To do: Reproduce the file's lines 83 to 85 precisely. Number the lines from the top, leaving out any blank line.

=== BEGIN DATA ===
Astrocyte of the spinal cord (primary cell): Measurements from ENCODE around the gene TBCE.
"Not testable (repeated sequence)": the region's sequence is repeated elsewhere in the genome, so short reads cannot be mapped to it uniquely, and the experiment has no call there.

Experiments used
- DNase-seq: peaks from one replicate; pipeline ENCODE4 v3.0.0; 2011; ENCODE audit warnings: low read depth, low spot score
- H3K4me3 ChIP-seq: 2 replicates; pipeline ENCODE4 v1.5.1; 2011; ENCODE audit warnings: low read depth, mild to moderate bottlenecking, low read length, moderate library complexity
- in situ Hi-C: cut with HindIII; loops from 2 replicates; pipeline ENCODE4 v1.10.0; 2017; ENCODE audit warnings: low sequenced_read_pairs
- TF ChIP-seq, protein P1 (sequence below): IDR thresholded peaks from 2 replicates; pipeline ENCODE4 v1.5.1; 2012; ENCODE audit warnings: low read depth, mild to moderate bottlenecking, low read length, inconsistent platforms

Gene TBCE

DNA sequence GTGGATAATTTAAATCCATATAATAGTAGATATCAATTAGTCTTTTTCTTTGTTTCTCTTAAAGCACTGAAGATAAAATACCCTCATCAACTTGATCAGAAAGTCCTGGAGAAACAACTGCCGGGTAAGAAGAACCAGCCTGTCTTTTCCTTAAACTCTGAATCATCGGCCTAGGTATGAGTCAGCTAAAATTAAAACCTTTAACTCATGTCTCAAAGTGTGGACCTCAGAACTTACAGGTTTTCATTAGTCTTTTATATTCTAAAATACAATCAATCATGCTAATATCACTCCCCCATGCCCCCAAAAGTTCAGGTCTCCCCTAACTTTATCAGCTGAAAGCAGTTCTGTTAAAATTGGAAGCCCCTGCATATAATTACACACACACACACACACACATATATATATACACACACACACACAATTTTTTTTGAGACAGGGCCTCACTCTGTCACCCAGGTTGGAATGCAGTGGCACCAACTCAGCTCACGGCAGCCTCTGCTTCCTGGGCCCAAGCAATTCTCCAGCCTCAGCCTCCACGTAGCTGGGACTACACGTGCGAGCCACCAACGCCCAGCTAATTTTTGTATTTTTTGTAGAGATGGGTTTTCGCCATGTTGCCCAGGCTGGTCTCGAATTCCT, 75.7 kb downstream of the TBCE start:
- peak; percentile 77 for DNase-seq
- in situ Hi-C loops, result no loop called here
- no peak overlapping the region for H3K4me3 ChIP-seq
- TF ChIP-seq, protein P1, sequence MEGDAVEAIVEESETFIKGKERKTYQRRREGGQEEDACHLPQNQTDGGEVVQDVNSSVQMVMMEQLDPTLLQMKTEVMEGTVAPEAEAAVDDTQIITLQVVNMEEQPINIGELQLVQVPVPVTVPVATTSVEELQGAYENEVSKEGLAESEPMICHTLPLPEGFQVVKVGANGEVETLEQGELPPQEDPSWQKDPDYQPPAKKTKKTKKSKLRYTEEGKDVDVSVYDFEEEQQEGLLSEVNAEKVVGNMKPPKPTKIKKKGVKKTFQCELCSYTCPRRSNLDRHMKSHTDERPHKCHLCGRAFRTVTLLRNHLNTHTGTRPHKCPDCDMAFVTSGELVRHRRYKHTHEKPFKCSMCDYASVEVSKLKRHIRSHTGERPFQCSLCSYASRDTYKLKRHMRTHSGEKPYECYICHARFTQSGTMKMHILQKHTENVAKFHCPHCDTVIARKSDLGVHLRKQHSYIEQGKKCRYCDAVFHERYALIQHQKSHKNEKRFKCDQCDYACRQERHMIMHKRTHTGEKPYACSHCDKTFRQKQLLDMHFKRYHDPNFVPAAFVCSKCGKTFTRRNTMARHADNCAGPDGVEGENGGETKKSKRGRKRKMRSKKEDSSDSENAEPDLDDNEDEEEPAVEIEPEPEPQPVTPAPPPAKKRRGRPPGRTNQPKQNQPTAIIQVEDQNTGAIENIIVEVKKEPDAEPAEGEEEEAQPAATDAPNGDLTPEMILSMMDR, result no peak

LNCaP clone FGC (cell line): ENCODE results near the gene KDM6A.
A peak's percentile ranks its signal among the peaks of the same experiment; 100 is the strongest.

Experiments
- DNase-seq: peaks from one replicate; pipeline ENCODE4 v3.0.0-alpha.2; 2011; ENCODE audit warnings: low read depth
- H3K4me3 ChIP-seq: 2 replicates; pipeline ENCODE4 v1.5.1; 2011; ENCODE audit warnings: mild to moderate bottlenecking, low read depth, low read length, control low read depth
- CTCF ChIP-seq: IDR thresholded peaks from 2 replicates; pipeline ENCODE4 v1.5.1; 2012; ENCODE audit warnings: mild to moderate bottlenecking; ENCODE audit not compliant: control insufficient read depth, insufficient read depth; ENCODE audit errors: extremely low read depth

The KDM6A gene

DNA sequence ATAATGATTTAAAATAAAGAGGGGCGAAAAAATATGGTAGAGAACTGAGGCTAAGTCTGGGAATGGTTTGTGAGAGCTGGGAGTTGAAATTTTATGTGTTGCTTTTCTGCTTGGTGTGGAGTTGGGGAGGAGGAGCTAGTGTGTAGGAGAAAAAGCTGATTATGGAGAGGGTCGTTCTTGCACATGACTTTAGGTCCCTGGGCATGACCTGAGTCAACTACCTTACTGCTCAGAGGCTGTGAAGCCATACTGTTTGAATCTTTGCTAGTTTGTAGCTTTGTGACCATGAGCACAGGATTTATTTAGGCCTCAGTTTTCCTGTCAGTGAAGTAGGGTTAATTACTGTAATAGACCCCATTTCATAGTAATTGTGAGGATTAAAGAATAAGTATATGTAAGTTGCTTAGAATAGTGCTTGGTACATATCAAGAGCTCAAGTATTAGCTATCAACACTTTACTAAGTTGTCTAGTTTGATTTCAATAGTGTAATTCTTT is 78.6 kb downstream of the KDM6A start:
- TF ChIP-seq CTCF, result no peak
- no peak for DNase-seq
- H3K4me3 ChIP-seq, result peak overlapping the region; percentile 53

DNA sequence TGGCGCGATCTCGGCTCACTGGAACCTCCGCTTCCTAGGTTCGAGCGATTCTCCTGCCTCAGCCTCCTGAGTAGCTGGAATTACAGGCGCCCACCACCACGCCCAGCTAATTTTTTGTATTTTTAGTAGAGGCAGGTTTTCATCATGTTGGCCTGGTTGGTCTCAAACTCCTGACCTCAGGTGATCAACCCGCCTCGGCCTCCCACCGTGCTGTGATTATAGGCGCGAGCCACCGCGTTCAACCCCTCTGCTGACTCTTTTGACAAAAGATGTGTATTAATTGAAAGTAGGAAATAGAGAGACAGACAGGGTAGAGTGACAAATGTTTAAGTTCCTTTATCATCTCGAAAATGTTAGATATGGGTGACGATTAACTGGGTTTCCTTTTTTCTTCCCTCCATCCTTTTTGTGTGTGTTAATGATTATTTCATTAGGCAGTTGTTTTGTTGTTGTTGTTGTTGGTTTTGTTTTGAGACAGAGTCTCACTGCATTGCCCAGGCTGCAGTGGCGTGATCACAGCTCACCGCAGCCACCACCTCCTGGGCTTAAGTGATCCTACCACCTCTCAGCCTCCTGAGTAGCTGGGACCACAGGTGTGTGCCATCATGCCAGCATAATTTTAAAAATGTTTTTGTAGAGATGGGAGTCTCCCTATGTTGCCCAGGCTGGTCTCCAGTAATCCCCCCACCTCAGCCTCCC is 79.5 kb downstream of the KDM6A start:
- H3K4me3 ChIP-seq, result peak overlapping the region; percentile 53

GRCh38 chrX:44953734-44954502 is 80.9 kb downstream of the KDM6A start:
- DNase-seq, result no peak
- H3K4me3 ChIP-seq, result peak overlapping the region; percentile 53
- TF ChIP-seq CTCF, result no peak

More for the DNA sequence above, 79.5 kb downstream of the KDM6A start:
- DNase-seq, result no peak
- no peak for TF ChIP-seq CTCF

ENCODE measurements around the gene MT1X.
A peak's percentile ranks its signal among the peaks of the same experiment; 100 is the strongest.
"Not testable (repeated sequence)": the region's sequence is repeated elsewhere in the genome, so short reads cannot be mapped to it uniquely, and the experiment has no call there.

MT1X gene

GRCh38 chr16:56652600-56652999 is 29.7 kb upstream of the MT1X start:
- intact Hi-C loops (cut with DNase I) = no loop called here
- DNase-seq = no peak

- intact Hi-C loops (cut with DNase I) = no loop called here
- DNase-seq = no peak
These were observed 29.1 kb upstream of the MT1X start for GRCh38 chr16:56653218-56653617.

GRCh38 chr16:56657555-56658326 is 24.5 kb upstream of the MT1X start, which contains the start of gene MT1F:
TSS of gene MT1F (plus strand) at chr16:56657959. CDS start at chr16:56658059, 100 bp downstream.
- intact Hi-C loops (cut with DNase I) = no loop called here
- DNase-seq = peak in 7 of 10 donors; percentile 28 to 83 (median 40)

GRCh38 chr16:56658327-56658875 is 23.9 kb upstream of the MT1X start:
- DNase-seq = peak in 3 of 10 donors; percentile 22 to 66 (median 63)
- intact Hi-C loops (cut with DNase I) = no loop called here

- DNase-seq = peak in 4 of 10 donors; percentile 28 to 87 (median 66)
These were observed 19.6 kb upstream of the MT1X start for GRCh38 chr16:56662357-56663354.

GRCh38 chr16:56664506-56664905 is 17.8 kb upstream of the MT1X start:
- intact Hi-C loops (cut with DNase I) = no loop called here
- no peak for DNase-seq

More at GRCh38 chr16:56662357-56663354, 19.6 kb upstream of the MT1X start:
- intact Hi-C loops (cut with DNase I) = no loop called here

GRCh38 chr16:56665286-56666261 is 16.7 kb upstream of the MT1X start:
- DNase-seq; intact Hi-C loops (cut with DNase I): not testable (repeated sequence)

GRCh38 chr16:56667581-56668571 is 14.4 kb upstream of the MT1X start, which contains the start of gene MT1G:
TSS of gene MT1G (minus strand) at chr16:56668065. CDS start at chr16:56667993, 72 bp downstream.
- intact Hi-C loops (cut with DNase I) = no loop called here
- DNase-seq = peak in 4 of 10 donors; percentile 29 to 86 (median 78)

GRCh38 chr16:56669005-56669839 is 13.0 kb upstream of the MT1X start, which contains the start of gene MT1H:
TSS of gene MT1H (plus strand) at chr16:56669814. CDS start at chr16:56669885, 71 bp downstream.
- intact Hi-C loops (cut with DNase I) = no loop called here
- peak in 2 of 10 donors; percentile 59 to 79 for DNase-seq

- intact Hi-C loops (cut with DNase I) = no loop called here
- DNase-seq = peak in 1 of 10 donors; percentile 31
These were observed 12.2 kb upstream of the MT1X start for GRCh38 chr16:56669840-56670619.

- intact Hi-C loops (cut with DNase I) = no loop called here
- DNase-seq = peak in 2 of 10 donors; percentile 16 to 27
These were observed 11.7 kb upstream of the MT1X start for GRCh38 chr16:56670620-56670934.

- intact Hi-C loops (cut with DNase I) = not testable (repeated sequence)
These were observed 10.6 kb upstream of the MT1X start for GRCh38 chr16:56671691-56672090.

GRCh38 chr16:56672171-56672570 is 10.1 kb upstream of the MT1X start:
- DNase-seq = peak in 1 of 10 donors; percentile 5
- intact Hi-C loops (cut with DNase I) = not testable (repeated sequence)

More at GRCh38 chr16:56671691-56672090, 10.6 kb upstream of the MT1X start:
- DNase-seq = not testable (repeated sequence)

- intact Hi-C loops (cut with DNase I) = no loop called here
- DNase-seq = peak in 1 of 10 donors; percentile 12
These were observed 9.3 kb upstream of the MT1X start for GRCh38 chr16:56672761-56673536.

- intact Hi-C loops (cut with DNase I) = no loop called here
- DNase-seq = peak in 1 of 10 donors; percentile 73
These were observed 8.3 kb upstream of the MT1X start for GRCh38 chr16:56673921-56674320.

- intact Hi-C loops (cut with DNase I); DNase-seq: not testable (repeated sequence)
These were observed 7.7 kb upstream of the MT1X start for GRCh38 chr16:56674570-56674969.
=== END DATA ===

These were observed 9.3 kb upstream of the MT1X start for GRCh38 chr16:56672761-56673536.

- intact Hi-C loops (cut with DNase I) = no loop called here
- DNase-seq = peak in 1 of 10 donors; percentile 73